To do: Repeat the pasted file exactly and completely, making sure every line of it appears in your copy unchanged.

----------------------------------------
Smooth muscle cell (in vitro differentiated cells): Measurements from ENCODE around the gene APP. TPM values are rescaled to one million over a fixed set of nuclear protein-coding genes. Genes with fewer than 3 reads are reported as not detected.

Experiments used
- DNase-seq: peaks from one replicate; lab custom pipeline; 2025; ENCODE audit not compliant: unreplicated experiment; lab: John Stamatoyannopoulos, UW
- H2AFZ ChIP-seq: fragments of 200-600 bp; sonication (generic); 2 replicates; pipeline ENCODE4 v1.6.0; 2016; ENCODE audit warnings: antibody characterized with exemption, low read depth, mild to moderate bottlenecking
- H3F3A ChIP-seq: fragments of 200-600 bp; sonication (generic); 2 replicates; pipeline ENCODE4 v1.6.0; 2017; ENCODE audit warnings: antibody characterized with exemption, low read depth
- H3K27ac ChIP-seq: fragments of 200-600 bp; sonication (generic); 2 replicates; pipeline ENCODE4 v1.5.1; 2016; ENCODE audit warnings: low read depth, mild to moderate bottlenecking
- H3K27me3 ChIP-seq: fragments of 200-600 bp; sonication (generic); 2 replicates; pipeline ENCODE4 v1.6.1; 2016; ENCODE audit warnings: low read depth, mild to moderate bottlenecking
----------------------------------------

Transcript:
Smooth muscle cell (in vitro differentiated cells): Measurements from ENCODE around the gene APP. TPM values are rescaled to one million over a fixed set of nuclear protein-coding genes. Genes with fewer than 3 reads are reported as not detected.

Experiments used
- DNase-seq: peaks from one replicate; lab custom pipeline; 2025; ENCODE audit not compliant: unreplicated experiment; lab: John Stamatoyannopoulos, UW
- H2AFZ ChIP-seq: fragments of 200-600 bp; sonication (generic); 2 replicates; pipeline ENCODE4 v1.6.0; 2016; ENCODE audit warnings: antibody characterized with exemption, low read depth, mild to moderate bottlenecking
- H3F3A ChIP-seq: fragments of 200-600 bp; sonication (generic); 2 replicates; pipeline ENCODE4 v1.6.0; 2017; ENCODE audit warnings: antibody characterized with exemption, low read depth
- H3K27ac ChIP-seq: fragments of 200-600 bp; sonication (generic); 2 replicates; pipeline ENCODE4 v1.5.1; 2016; ENCODE audit warnings: low read depth, mild to moderate bottlenecking
- H3K27me3 ChIP-seq: fragments of 200-600 bp; sonication (generic); 2 replicates; pipeline ENCODE4 v1.6.1; 2016; ENCODE audit warnings: low read depth, mild to moderate bottlenecking